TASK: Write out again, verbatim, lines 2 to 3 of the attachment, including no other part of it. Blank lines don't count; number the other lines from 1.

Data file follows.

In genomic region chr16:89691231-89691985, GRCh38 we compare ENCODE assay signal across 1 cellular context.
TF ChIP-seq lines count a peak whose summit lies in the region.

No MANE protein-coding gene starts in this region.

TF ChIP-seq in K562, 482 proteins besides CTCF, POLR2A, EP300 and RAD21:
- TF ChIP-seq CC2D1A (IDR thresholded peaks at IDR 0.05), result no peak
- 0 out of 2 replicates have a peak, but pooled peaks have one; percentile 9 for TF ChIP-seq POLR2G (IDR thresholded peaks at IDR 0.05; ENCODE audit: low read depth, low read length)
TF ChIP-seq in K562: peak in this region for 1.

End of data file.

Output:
TF ChIP-seq lines count a peak whose summit lies in the region.

No MANE protein-coding gene starts in this region.